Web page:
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North Carolina v. Rush

Filed: April 20, 1982.

STATE OF NORTH CAROLINA
v.
KEVIN L. RUSH



Appeal by defendant from Rouse, Judge. Judgment entered 12 February 1981 in Superior Court, New Hanover County. Heard in the Court of Appeals 6 April 1982.

Vaughn, Judge. Judges Martin (Robert M.) and Arnold concur.

Vaughn

Defendant raises several assignments of error. None of them disclose prejudicial error.

Defendant argues that the court erred in denying his motion to dismiss. He contends that the State's circumstantial evidence created no more than a suspicion on him and was insufficient to submit the charges to the jury. We disagree.

On a motion to dismiss, all evidence is to be viewed in the light most favorable to the State. To survive the motion, the State need not convince the court that the evidence is sufficient to establish each element of the offense beyond a reasonable doubt. The State is required, however, to offer substantial evidence of all material elements of the offense. State v. Parker, 268 N.C. 258, 150 S.E.2d 428 (1966).

"The general rule is that, if there be any evidence tending to prove the fact in issue, or which reasonably conduces to its conclusion as a fairly logical and legitimate deduction, and not merely such as raises a suspicion or conjecture in regard to it, the case should be submitted to the jury."

{PA}

Page 790} State v. Johnson, 199 N.C. 429, 431, 154 S.E. 730, 731 (1930). It is immaterial whether the evidence is direct or circumstantial. State v. Parker, supra.

In the present case, the evidence is sufficient to find that someone broke into the Chadwick home on South Third Street and stole stereo equipment valued between $1000.00 and $1,300.00. The issue is whether there is competent evidence to support a finding that defendant was involved in the breaking and entering and larceny.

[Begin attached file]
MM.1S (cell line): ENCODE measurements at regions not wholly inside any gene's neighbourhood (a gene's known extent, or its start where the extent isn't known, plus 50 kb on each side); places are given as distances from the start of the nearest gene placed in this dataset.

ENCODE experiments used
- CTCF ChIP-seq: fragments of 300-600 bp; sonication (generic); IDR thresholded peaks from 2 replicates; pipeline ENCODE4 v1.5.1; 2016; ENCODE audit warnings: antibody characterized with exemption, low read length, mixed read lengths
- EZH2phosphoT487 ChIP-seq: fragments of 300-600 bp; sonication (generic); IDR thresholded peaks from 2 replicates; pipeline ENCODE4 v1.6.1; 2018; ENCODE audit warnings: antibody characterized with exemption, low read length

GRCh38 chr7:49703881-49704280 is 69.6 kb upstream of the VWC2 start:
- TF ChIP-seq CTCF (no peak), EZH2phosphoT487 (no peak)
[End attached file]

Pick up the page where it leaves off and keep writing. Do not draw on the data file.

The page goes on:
There is no direct evidence that defendant was in "recent possession" of any stolen property. The circumstantial evidence viewed as a whole, however, reasonably leads to the conclusion that defendant was a perpetrator of the offenses committed at 605 South Third Street.

That evidence shows that defendant and another man were seen running along the street of the Chadwick residence around 3:00 a.m., September 27th, a time approximating when the theft occurred. They were both carrying large square objects, consistent with the size of stereo speakers and tape deck. The two men were running together before they split at the intersection of Third and Queen Streets. The second man then ran between two houses. Less than an hour later, police recovered from that area a tape player stolen from the Chadwick residence.

It is reasonable to assume that the tape player was left by someone involved with the breaking and entering of the Chadwick home. Circumstantial evidence also raises the presumption that it was the second unknown man who possessed and then discarded the stolen tape player. Direct evidence links defendant to that man. Compare with State v. Parker, supra. From such evidence, we conclude that a jury could reasonably infer that defendant acted in concert with another in committing the offenses of felonious breaking and entering and felonious larceny. Defendant's assignment of error is overruled.

Assignment of error No. 6 is that the trial court committed reversible error in failing to instruct the jury on the lesser included offense of misdemeanor larceny. A trial court is not required to submit instructions on a lesser included offense unless there is ...


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